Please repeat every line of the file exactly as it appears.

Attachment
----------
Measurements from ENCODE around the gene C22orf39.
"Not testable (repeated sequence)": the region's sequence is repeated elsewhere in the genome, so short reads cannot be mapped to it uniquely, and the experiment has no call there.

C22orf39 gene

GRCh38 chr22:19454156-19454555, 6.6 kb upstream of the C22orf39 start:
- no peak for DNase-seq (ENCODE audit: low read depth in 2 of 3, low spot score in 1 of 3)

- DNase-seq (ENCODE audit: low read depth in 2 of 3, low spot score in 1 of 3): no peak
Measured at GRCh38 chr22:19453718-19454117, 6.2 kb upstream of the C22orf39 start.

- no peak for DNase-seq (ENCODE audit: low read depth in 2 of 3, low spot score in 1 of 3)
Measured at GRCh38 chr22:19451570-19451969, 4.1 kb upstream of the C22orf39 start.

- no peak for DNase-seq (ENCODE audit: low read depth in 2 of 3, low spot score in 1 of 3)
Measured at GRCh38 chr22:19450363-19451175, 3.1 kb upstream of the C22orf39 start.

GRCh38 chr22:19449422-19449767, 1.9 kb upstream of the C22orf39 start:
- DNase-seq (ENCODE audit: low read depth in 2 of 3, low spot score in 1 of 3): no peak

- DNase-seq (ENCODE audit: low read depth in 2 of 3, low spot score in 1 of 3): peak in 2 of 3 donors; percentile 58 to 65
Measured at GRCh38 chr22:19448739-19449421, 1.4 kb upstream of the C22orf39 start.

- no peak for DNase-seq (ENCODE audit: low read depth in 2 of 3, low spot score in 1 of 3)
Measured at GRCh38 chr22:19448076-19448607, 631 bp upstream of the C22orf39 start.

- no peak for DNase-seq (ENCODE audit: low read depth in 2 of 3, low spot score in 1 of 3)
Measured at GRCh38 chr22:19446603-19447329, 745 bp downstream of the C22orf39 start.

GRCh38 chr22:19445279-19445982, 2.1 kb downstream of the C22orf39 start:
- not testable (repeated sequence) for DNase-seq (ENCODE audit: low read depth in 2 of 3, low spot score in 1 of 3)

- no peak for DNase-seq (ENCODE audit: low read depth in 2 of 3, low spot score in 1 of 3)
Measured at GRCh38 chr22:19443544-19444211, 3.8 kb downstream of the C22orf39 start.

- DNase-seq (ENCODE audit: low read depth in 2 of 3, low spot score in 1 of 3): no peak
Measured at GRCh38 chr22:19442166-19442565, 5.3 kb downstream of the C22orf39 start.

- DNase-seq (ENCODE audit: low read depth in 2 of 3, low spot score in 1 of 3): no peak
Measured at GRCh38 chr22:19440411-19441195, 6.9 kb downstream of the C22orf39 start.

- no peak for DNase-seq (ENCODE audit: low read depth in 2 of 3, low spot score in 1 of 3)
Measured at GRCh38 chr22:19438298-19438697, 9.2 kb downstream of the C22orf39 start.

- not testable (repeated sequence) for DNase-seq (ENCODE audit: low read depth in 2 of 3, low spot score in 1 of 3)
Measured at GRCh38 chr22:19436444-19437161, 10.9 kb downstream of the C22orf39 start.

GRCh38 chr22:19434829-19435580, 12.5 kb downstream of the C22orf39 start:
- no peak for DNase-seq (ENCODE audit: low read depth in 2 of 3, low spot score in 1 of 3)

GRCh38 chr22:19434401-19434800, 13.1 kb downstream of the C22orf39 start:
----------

Measurements from ENCODE around the gene C22orf39.
"Not testable (repeated sequence)": the region's sequence is repeated elsewhere in the genome, so short reads cannot be mapped to it uniquely, and the experiment has no call there.

C22orf39 gene

GRCh38 chr22:19454156-19454555, 6.6 kb upstream of the C22orf39 start:
- no peak for DNase-seq (ENCODE audit: low read depth in 2 of 3, low spot score in 1 of 3)

- DNase-seq (ENCODE audit: low read depth in 2 of 3, low spot score in 1 of 3): no peak
Measured at GRCh38 chr22:19453718-19454117, 6.2 kb upstream of the C22orf39 start.

- no peak for DNase-seq (ENCODE audit: low read depth in 2 of 3, low spot score in 1 of 3)
Measured at GRCh38 chr22:19451570-19451969, 4.1 kb upstream of the C22orf39 start.

- no peak for DNase-seq (ENCODE audit: low read depth in 2 of 3, low spot score in 1 of 3)
Measured at GRCh38 chr22:19450363-19451175, 3.1 kb upstream of the C22orf39 start.

GRCh38 chr22:19449422-19449767, 1.9 kb upstream of the C22orf39 start:
- DNase-seq (ENCODE audit: low read depth in 2 of 3, low spot score in 1 of 3): no peak

- DNase-seq (ENCODE audit: low read depth in 2 of 3, low spot score in 1 of 3): peak in 2 of 3 donors; percentile 58 to 65
Measured at GRCh38 chr22:19448739-19449421, 1.4 kb upstream of the C22orf39 start.

- no peak for DNase-seq (ENCODE audit: low read depth in 2 of 3, low spot score in 1 of 3)
Measured at GRCh38 chr22:19448076-19448607, 631 bp upstream of the C22orf39 start.

- no peak for DNase-seq (ENCODE audit: low read depth in 2 of 3, low spot score in 1 of 3)
Measured at GRCh38 chr22:19446603-19447329, 745 bp downstream of the C22orf39 start.

GRCh38 chr22:19445279-19445982, 2.1 kb downstream of the C22orf39 start:
- not testable (repeated sequence) for DNase-seq (ENCODE audit: low read depth in 2 of 3, low spot score in 1 of 3)

- no peak for DNase-seq (ENCODE audit: low read depth in 2 of 3, low spot score in 1 of 3)
Measured at GRCh38 chr22:19443544-19444211, 3.8 kb downstream of the C22orf39 start.

- DNase-seq (ENCODE audit: low read depth in 2 of 3, low spot score in 1 of 3): no peak
Measured at GRCh38 chr22:19442166-19442565, 5.3 kb downstream of the C22orf39 start.

- DNase-seq (ENCODE audit: low read depth in 2 of 3, low spot score in 1 of 3): no peak
Measured at GRCh38 chr22:19440411-19441195, 6.9 kb downstream of the C22orf39 start.

- no peak for DNase-seq (ENCODE audit: low read depth in 2 of 3, low spot score in 1 of 3)
Measured at GRCh38 chr22:19438298-19438697, 9.2 kb downstream of the C22orf39 start.

- not testable (repeated sequence) for DNase-seq (ENCODE audit: low read depth in 2 of 3, low spot score in 1 of 3)
Measured at GRCh38 chr22:19436444-19437161, 10.9 kb downstream of the C22orf39 start.

GRCh38 chr22:19434829-19435580, 12.5 kb downstream of the C22orf39 start:
- no peak for DNase-seq (ENCODE audit: low read depth in 2 of 3, low spot score in 1 of 3)

GRCh38 chr22:19434401-19434800, 13.1 kb downstream of the C22orf39 start: